Kennesaw State will present exhibition of black folk art
The School of the Arts at Kennesaw State University will launch the New Year with a unique…
Georgia (Jan 9, 2003) — Kennesaw State will present exhibition of black folk art
Cheryl Anderson Brown
The School of the Arts at Kennesaw State University will launch the New Year with
a unique exhibition of black folk art from the private collection of Ann and Ted Oliver.
The exhibition opens with a reception beginning at 7 p.m. and a gallery talk by Mr.
Oliver at 8 p.m. on Jan. 9 in the Wilson Building Fine Arts Gallery on the Kennesaw
Although many of the 21 artists included in "The Collectors' Vision: Black Folk Art of the American South from the Collection of Ann and Ted Oliver" are featured in the National Gallery of Folk Art‚ most of the works have never been shown publically. The exhibition will feature about 60 works by 21 artists including Lorenzo Scott‚ Mose Tolliver‚ Jimmy Lee Sudduth‚ Leroy Almon‚ Purvis Young‚ Mary Proctor and Sultan Rogers.
The Olivers‚ who live in Marietta‚ have quietly collected these colorful works over the last several years in order to help protect and preserve these traditional forms.
"These artists are mostly self−taught‚" says Suzanne Talbott‚ KSU Curator and Gallery Manager. "Many of these artists and their traditions are dying out. This exhibition is designed to highlight their very personal and unique styles."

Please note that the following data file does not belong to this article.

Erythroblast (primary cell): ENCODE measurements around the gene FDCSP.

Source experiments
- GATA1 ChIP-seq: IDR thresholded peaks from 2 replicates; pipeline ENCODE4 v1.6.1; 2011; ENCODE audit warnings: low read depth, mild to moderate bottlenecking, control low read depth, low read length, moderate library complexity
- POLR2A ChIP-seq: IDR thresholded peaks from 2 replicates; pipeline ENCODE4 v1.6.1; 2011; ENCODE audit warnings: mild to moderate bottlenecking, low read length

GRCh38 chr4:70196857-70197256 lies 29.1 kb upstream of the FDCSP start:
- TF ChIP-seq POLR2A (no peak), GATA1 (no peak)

Two special appearances‚ in addition to Mr. Oliver's Jan. 9 gallery talk‚ are scheduled in conjunction with the exhibition. Featured artist Lorenzo Scott‚ who was recently named "folk artist of the year‚" will speak in the gallery at 7 p.m. on Jan. 22. On Feb. 4‚ renowned black folk artist and folk art expert Yvonne Wells will speak in Stillwell Theater on the KSU campus as part of the events surrounding this exhibition. She will share her insights on the featured artists and many colorful stories about the quilts she has exhibited at the Museum of American Folk Art‚ the Birmingham and Montgomery Museums of Art‚ The Rosa Parks Library and the Art Institute of Chicago. Both visits are sponsored by the KSU African American Student Association.
The exhibition is part of the KSU Black History Celebration. It continues through Feb. 12. Gallery admission is free. For more information‚ call 770−499−3223.
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Kennesaw State University is a comprehensive‚ residential institution with a growing student population of 15‚600 from 118 countries. The fifth largest out of 34 institutions in the University System of Georgia‚ KSU offers 55 undergraduate and graduate degree programs.
A leader in innovative teaching and learning, Kennesaw State University offers undergraduate, graduate and doctoral degrees to its more than 41,000 students. With 11 colleges on two metro Atlanta campuses, Kennesaw State is a member of the University System of Georgia and the second-largest university in the state. The university’s vibrant campus culture, diverse population, strong global ties and entrepreneurial spirit draw students from throughout the region and from 126 countries across the globe. Kennesaw State is a Carnegie-designated doctoral research institution (R2), placing it among an elite group of only 6 percent of U.S. colleges and universities with an R1 or R2 status. For more information, visit kennesaw.edu.